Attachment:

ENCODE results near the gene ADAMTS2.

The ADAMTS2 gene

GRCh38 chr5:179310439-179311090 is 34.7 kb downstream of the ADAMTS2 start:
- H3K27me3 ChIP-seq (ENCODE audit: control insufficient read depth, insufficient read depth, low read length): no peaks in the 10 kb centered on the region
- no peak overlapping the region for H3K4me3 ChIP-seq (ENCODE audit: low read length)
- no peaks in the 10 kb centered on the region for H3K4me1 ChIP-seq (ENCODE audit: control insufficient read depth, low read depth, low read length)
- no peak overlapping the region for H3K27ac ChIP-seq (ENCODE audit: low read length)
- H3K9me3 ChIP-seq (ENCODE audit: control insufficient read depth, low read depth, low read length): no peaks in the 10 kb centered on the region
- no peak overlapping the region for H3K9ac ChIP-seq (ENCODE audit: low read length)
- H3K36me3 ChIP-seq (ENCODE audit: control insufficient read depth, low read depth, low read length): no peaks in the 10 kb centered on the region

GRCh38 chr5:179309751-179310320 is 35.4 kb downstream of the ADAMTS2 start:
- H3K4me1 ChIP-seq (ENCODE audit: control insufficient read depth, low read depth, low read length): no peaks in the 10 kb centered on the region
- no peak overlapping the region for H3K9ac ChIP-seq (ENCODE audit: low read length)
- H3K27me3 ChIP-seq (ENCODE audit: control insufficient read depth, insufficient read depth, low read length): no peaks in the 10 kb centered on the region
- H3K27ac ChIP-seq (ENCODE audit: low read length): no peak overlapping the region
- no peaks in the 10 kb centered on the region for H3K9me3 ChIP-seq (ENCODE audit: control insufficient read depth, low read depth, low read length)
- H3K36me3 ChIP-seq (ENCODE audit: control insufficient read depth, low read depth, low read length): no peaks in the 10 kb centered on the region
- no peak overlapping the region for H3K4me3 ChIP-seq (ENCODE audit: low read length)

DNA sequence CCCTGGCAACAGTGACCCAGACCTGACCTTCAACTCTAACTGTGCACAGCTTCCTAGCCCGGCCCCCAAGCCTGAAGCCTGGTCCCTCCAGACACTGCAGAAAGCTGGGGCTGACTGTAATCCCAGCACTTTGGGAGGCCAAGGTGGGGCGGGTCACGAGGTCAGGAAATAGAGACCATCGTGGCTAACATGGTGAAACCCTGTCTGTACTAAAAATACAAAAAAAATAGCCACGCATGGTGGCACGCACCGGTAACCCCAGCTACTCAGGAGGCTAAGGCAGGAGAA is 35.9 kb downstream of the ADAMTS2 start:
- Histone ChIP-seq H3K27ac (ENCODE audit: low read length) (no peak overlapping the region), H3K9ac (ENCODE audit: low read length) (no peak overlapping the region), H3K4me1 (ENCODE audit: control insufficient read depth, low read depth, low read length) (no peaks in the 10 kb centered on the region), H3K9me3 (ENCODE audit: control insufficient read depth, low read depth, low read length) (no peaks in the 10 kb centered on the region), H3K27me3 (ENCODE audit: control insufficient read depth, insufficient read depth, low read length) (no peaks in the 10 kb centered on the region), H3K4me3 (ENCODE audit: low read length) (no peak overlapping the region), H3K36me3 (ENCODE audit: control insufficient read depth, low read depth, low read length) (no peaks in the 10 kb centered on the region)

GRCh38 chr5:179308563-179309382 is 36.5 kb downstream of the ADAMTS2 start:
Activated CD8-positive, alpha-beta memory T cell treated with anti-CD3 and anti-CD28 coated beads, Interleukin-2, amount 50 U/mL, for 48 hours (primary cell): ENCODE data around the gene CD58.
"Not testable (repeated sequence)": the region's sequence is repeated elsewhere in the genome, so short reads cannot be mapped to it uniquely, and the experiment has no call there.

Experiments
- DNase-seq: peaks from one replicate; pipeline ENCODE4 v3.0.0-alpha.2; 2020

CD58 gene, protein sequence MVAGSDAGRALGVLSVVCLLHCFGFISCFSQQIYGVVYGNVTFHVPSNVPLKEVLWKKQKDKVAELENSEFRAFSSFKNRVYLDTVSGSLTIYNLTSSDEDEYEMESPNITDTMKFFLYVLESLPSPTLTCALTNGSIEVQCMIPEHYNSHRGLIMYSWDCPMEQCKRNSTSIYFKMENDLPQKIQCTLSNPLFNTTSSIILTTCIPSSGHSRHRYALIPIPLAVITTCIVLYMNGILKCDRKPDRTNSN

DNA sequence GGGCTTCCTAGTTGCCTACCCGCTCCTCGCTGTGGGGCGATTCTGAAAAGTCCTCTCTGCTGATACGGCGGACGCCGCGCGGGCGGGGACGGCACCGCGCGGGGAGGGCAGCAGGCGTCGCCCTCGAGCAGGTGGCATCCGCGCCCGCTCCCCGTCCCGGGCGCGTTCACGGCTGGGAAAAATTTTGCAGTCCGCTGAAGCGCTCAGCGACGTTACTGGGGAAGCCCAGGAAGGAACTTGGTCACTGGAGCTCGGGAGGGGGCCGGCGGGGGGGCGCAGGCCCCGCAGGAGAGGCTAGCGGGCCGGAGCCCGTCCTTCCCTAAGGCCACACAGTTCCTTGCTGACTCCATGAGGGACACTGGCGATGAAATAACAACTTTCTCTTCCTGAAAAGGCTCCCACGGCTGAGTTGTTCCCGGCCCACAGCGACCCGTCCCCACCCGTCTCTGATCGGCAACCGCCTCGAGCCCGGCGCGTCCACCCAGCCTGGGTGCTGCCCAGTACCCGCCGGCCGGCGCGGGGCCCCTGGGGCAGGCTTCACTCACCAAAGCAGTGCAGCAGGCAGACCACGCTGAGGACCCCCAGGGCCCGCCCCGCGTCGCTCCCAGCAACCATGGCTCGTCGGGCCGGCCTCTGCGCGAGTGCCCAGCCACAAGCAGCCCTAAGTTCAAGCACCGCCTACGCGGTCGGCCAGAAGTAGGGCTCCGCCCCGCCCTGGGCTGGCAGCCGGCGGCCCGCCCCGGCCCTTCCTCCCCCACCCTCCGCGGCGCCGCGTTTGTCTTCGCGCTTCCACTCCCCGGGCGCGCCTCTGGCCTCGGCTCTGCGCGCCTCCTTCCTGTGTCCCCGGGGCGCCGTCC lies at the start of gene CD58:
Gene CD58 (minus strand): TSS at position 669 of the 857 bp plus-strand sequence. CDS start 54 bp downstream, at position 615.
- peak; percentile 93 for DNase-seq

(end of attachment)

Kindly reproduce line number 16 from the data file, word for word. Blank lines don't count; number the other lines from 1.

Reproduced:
- no peaks in the 10 kb centered on the region for H3K9me3 ChIP-seq (ENCODE audit: control insufficient read depth, low read depth, low read length)